Again, I demand why you have burned my home? Answer as you must answer before the Searcher of all hearts, why have you added this cruel, wicked deed to your many crimes?

—Henrietta B. Lee

The 155th anniversary of the Battle of Antietam would be honored the following day, the bloodiest single-day battle in American history, with a combined tally of 22,717 dead, wounded, or missing. Field musicians representing 14th Tennessee Company B were performing in front of Dunkirk Chuch as the golden hour arrived and their tunes struck deep. It was quite humid, and I said to Jennifer, just imagine how the boys and men felt as they fought the battle all day long in their woolen uniforms with all their equipment.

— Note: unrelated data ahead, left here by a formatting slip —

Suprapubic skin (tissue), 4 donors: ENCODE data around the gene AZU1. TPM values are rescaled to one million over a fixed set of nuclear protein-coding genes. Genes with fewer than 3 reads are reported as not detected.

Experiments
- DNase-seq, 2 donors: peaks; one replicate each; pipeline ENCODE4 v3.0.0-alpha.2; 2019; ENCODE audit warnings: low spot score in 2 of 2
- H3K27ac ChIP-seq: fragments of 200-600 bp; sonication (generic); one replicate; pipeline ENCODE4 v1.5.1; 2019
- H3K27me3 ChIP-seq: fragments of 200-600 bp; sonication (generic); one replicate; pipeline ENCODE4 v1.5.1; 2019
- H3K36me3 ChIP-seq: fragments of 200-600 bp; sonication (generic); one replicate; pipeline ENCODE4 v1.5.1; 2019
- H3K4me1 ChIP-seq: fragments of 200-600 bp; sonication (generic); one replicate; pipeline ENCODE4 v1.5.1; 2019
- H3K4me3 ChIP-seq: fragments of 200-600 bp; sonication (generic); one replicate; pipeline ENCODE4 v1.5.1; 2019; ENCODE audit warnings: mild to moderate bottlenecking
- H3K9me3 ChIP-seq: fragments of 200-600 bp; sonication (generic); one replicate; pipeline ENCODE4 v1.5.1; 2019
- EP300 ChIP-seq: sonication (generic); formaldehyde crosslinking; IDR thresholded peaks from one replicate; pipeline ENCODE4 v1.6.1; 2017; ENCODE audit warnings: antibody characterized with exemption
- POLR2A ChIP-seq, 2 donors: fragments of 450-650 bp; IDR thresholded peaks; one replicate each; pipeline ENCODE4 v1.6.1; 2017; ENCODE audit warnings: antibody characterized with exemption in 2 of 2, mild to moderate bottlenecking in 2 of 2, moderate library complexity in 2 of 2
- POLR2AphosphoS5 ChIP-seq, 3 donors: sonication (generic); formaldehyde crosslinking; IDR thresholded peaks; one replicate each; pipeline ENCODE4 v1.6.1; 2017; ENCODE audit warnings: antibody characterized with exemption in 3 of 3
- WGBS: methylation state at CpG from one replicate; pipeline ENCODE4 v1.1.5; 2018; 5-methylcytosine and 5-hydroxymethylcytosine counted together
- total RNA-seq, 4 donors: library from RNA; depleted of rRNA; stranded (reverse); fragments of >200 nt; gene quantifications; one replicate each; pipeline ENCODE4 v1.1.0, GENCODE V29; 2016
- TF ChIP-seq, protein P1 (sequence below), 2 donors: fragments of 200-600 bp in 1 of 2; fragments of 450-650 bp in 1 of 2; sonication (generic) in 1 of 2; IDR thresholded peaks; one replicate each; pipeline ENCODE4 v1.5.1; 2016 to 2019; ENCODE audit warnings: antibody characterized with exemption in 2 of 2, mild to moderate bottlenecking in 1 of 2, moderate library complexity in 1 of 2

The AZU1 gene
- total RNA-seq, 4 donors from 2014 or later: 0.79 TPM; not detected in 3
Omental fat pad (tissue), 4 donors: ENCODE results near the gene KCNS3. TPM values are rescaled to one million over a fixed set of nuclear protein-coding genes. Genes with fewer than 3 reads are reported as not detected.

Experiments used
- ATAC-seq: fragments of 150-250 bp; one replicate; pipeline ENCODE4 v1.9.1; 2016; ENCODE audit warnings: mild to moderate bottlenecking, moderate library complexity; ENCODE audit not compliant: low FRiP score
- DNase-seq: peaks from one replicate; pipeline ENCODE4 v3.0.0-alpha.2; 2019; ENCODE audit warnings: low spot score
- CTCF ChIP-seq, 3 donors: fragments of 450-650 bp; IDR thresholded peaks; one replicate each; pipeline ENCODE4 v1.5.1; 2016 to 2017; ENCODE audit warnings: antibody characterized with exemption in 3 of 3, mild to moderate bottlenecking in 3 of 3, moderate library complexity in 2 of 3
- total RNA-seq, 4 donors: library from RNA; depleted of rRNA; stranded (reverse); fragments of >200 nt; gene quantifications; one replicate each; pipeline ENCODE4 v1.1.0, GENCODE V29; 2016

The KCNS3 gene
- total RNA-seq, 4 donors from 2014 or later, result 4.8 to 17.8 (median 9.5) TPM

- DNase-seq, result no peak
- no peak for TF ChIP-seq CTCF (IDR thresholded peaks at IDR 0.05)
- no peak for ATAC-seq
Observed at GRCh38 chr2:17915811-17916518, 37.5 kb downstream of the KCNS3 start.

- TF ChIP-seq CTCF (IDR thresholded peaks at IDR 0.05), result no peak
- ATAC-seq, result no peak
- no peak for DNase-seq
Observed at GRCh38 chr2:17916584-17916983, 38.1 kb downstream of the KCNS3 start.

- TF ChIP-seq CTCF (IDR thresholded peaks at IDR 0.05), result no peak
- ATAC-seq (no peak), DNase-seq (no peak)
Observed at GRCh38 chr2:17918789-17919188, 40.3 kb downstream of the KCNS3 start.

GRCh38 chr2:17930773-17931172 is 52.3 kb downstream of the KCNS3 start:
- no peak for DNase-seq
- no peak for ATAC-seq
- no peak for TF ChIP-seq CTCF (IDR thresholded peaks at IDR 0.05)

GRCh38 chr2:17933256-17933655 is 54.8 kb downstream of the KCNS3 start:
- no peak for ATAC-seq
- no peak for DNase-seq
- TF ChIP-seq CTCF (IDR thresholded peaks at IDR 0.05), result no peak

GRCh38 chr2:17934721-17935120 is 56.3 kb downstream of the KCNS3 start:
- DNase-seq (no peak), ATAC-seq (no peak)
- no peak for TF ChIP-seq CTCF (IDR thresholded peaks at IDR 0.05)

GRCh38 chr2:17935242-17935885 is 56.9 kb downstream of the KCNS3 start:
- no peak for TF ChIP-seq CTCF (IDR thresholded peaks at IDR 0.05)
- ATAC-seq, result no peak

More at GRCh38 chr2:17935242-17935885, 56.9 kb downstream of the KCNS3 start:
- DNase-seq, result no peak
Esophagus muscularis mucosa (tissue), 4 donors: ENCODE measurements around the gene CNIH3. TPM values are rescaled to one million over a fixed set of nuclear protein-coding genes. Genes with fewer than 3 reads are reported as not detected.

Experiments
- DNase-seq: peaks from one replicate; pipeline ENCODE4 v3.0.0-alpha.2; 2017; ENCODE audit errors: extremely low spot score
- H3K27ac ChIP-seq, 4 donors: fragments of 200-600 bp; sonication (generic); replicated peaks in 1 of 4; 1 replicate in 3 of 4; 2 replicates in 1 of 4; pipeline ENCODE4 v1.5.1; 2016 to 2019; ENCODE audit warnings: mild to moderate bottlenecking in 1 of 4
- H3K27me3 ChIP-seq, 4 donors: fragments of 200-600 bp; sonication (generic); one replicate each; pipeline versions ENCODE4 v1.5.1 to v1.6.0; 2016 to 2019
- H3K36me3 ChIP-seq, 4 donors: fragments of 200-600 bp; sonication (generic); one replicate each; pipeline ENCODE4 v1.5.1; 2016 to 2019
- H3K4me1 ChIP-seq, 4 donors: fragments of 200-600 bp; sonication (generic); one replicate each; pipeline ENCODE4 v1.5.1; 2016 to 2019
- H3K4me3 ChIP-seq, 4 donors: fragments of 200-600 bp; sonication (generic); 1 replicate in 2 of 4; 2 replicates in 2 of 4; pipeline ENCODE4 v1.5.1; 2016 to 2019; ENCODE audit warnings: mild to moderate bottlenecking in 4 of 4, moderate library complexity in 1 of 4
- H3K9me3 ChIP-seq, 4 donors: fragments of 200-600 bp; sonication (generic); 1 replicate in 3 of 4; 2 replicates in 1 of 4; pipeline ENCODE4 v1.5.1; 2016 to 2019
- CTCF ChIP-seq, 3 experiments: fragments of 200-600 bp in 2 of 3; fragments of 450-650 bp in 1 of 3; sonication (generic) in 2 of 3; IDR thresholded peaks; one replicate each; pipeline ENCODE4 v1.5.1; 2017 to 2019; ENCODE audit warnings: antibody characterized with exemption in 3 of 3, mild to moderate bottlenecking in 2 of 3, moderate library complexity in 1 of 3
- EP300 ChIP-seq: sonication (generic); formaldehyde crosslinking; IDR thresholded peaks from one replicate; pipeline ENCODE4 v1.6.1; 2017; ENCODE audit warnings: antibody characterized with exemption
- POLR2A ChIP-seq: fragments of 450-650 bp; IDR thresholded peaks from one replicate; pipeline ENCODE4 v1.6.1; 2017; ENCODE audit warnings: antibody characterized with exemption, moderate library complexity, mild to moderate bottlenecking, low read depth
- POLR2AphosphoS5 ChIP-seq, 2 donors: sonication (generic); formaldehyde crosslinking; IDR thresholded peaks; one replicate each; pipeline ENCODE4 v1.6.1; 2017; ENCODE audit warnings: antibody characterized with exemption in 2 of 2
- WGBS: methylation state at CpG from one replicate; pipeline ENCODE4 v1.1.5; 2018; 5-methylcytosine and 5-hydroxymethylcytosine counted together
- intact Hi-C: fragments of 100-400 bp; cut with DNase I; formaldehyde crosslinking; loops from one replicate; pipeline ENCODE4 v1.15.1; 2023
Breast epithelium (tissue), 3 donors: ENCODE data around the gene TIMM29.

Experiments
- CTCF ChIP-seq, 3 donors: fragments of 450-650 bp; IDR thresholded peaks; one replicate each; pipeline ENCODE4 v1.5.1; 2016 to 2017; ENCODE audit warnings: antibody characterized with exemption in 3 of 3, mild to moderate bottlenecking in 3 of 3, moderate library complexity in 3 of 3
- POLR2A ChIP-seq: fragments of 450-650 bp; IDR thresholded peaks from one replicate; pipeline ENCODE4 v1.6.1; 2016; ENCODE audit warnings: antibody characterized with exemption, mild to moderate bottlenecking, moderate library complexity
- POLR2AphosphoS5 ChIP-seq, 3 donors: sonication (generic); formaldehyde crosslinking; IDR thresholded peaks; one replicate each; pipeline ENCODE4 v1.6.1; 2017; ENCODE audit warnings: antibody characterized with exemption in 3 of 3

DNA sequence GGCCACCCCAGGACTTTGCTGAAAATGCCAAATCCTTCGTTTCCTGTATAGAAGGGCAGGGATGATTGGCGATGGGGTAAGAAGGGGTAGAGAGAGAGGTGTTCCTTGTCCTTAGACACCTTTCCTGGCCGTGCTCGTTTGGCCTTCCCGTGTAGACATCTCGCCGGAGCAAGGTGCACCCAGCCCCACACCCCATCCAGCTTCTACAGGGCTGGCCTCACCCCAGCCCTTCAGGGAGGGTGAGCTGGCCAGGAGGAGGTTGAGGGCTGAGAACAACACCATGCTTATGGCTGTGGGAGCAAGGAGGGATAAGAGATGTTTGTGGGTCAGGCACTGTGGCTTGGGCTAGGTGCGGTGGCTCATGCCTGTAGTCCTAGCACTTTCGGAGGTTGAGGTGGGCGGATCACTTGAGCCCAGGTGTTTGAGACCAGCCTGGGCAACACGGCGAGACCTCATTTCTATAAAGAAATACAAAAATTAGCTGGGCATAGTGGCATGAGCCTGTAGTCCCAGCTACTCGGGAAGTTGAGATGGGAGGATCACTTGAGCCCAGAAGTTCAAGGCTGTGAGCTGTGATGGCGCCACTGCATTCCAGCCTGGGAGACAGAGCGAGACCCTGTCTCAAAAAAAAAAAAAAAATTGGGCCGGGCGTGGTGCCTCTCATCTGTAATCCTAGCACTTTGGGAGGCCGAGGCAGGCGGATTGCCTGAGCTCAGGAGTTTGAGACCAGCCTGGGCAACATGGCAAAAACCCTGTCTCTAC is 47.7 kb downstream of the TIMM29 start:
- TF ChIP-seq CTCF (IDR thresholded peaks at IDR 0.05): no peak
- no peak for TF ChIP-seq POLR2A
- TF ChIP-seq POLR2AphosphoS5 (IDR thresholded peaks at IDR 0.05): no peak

Twilight at the Antietam National Cemetery, where National Park Rangers were giving an interpretative talk, brought an end to our day.

As you walk through the gate, it does not seem like there could be 5,000 souls buried here, yet sadly this is true.